editor's blog
Subscribe Now

Toyota Unintended Acceleration

The Toyota Unintended Acceleration case has seen a lot of discussion, but much of it is, to put it mildly, not terribly well informed.  Last week at the UK’s High Integrity Software conference (look at the slides here http://his-2015.co.uk/slides )  I heard an authoritative speaker.  Prof. Philip Koopman is regularly asked to act as an expert witness on behalf of people claiming against Toyota, and acted as such in the Bookout/Schwarz trial in 2013 when a jury decided that that defects in Toyota’s Electronic Throttle Control System (ETCS) software and safety architecture caused a fatal mishap. 

As Phil is involved in on-going litigation he has to be very careful in what he says, and his talk is carefully prepared.  He has put the slides, and a video, on his website http://betterembsw.blogspot.co.uk/2014/09/a-case-study-of-toyota-unintended.html

If you have a few minutes to spare it is well worth a visit (sa is the rest of his site). If nothing else it will cause you to have severe qualms about the way in which the software was developed and the way in which people can interpret the result of investigations. I think it also raises serious questions about using normal court proceedings to get to the root of technical issues.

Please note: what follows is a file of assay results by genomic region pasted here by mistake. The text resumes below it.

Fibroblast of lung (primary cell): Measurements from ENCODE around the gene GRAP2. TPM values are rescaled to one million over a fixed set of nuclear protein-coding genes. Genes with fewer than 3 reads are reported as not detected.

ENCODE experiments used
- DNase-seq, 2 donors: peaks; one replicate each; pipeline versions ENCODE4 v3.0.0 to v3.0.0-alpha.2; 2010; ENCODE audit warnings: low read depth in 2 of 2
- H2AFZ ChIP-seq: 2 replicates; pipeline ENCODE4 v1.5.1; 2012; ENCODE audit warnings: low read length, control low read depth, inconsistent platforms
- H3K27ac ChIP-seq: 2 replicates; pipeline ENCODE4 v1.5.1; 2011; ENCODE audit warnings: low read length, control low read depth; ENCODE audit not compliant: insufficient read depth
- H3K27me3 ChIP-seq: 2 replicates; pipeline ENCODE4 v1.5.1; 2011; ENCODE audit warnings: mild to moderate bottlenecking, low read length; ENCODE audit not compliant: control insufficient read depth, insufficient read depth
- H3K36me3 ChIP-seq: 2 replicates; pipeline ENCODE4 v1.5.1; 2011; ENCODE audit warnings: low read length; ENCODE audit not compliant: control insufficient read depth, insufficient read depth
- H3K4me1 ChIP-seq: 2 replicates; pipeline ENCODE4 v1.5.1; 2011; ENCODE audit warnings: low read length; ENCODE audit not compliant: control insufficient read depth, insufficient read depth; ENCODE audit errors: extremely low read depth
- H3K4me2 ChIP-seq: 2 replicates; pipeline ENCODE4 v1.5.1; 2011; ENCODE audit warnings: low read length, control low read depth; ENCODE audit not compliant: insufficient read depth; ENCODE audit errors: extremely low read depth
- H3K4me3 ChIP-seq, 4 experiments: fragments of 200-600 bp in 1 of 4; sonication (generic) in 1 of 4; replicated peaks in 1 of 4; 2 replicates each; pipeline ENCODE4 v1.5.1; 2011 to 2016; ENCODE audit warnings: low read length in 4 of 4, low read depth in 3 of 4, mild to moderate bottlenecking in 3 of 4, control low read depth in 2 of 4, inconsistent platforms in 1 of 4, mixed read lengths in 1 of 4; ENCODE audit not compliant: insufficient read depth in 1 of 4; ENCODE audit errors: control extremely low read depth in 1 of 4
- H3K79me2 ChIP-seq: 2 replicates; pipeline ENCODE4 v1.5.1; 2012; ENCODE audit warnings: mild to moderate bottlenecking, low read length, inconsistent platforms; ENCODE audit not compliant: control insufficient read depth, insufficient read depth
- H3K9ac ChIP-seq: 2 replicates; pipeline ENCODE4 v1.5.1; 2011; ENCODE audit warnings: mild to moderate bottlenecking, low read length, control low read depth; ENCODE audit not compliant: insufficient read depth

Leave a Reply

featured blogs
Jul 15, 2019
Cadence sponsors several different tech conferences throughout the year. We use these events as an opportunity to allow employees to take a day out of our normal work routine to network, learn, and... [[ Click on the title to access the full blog on the Cadence Community sit...
Jul 11, 2019
This is the first of a two-part article outlining the restoration of the Apollo Guidance Computer (AGC), and Samtec'€™s participation in the process, to commemorate the 50th anniversary of the Apollo 11 landing. If you'€™re like me, you'€™re watching and reading about t...
Jan 25, 2019
Let'€™s face it: We'€™re addicted to SRAM. It'€™s big, it'€™s power-hungry, but it'€™s fast. And no matter how much we complain about it, we still use it. Because we don'€™t have anything better in the mainstream yet. We'€™ve looked at attempts to improve conven...